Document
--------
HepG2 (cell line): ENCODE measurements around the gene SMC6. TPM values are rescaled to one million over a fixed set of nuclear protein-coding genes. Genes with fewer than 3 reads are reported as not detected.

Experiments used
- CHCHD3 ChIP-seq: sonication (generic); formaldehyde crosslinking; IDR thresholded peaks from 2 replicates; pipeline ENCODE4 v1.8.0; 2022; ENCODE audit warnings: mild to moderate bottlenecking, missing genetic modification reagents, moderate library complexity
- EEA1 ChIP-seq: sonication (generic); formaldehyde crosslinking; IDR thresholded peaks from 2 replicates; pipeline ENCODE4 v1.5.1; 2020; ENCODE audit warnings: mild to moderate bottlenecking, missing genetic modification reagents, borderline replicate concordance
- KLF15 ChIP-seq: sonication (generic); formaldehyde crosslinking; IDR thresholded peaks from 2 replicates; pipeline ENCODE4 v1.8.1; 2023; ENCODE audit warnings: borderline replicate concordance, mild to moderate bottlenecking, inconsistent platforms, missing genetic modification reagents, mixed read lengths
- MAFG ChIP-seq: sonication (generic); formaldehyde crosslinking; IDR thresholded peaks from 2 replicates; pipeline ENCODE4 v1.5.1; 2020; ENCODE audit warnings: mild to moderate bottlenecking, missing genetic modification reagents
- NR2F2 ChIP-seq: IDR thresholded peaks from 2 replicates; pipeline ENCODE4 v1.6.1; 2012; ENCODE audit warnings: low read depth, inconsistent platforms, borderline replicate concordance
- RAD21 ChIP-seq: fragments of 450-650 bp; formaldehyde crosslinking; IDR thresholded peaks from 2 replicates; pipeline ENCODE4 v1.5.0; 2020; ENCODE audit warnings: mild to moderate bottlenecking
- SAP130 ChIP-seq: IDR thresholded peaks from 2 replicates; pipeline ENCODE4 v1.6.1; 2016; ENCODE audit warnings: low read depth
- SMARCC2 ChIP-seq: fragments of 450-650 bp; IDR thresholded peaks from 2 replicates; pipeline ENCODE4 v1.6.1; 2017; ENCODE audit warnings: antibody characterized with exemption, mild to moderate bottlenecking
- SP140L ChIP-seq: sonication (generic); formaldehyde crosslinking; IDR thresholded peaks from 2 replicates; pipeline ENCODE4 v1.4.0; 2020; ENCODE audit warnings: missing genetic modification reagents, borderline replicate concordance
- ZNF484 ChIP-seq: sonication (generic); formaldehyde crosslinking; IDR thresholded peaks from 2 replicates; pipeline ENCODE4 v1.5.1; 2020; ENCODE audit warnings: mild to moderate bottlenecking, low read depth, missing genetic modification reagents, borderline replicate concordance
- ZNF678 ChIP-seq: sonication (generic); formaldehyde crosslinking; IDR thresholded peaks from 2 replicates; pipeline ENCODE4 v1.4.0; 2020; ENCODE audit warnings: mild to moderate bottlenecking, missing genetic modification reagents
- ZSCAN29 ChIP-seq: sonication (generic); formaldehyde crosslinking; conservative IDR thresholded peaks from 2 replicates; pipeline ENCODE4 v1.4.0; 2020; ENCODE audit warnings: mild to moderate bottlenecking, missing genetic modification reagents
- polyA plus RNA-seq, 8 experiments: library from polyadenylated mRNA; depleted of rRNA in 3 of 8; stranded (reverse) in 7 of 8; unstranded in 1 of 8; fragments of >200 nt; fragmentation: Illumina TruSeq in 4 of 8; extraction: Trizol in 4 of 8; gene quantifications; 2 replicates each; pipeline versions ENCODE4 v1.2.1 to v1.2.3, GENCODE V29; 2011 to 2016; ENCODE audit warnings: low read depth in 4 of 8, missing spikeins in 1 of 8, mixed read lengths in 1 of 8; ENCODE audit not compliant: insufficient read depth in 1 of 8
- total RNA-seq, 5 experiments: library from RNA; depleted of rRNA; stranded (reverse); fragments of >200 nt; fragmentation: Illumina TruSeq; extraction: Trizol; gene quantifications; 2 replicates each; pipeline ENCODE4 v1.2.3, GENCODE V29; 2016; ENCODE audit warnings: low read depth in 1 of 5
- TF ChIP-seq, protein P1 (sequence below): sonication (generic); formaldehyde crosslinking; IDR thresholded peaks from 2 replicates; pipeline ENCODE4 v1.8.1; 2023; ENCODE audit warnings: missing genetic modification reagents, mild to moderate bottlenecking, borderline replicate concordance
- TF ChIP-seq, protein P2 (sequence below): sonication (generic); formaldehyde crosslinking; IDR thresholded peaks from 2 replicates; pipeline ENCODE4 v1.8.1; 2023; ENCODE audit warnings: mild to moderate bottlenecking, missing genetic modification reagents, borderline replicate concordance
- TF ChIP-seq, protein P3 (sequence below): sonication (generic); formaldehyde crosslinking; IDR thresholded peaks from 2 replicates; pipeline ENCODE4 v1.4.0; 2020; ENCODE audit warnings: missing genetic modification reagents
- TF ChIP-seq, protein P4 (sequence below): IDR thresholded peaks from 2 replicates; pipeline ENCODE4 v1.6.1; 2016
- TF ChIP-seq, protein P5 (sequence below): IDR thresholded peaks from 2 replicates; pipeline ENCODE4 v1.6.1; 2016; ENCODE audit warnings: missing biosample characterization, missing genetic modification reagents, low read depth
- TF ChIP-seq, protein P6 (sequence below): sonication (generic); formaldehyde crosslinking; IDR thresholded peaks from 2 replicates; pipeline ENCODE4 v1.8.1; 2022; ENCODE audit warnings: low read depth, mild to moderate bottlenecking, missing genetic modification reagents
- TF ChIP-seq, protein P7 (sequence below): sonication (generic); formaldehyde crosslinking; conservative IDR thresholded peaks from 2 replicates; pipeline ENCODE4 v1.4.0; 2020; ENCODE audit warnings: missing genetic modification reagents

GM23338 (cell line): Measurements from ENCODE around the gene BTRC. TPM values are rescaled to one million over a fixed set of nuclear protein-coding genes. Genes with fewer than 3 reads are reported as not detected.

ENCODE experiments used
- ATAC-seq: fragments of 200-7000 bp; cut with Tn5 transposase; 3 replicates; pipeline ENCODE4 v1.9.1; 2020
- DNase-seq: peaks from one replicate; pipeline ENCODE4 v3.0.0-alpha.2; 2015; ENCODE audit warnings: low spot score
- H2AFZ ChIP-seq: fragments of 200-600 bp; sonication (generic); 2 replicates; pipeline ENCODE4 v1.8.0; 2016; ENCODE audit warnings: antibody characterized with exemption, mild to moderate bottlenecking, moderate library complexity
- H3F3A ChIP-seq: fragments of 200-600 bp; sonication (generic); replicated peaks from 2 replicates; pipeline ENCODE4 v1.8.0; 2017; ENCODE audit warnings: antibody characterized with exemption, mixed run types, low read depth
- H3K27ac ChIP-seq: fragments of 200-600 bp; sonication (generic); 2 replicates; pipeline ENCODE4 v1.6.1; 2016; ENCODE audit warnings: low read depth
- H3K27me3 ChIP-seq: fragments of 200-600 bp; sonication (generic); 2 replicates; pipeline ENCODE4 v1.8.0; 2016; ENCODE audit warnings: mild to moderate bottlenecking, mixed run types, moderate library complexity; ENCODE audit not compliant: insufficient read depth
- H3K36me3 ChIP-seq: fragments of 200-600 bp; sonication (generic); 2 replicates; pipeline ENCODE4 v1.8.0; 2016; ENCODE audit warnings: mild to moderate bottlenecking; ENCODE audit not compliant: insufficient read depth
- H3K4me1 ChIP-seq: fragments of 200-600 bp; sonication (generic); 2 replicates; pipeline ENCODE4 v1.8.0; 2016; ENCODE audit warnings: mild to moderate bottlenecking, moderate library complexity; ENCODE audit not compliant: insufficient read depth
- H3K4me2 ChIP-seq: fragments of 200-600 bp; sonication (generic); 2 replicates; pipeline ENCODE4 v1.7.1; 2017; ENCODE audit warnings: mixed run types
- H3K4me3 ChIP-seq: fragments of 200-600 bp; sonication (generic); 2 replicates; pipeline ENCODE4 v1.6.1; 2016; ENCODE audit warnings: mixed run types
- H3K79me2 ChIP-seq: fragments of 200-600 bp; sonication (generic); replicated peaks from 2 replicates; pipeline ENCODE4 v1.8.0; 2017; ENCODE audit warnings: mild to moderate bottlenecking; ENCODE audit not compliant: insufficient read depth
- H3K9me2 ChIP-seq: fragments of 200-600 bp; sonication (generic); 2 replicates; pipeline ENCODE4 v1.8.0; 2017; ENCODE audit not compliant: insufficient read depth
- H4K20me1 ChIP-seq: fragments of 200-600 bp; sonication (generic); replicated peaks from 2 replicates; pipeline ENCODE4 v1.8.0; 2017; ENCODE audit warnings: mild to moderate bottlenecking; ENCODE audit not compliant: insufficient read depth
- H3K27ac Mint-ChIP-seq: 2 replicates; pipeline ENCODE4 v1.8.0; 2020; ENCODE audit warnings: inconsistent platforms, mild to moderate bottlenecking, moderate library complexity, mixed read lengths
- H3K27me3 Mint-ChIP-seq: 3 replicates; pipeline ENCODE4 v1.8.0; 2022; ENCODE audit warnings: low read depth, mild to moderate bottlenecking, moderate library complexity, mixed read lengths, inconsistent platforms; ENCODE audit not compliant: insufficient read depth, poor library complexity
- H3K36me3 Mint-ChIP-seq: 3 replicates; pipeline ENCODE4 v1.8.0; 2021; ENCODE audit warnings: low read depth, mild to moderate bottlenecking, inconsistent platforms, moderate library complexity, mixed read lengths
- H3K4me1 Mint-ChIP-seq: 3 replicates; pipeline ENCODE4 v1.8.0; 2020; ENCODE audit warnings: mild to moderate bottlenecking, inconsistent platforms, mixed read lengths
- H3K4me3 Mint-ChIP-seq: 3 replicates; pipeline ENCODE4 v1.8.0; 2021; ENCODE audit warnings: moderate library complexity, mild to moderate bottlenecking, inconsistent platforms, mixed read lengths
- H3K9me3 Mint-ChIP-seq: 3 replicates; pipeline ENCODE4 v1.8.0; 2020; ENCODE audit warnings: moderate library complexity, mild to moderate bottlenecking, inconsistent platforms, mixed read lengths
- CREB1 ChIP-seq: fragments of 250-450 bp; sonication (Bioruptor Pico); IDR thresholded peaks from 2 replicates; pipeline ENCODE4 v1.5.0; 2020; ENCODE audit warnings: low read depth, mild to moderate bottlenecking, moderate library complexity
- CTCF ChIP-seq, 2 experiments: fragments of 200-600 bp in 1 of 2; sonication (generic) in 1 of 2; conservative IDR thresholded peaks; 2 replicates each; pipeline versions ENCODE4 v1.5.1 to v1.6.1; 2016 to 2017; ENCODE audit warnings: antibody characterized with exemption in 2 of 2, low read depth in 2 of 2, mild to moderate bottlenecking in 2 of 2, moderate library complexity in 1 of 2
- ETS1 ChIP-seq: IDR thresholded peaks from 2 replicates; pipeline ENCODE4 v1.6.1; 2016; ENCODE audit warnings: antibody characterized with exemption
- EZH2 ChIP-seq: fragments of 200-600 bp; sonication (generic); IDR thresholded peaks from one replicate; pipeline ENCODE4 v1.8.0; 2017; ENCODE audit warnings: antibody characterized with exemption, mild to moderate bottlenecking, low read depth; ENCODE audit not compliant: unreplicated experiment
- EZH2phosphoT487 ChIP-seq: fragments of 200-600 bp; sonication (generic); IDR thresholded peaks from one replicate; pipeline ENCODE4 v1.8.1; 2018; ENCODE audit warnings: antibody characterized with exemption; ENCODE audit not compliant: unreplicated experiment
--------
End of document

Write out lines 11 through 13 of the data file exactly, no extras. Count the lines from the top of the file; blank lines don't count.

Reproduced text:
- SP140L ChIP-seq: sonication (generic); formaldehyde crosslinking; IDR thresholded peaks from 2 replicates; pipeline ENCODE4 v1.4.0; 2020; ENCODE audit warnings: missing genetic modification reagents, borderline replicate concordance
- ZNF484 ChIP-seq: sonication (generic); formaldehyde crosslinking; IDR thresholded peaks from 2 replicates; pipeline ENCODE4 v1.5.1; 2020; ENCODE audit warnings: mild to moderate bottlenecking, low read depth, missing genetic modification reagents, borderline replicate concordance
- ZNF678 ChIP-seq: sonication (generic); formaldehyde crosslinking; IDR thresholded peaks from 2 replicates; pipeline ENCODE4 v1.4.0; 2020; ENCODE audit warnings: mild to moderate bottlenecking, missing genetic modification reagents